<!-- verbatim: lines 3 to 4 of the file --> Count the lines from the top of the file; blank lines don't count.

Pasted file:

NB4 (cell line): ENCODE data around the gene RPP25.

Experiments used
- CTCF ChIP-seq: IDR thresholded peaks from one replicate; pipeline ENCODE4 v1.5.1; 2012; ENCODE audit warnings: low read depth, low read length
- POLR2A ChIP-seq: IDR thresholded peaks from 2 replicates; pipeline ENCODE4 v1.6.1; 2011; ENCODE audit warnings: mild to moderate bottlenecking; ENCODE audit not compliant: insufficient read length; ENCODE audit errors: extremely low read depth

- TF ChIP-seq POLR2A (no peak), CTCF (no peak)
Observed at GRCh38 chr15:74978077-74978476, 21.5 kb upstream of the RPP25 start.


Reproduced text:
- CTCF ChIP-seq: IDR thresholded peaks from one replicate; pipeline ENCODE4 v1.5.1; 2012; ENCODE audit warnings: low read depth, low read length
- POLR2A ChIP-seq: IDR thresholded peaks from 2 replicates; pipeline ENCODE4 v1.6.1; 2011; ENCODE audit warnings: mild to moderate bottlenecking; ENCODE audit not compliant: insufficient read length; ENCODE audit errors: extremely low read depth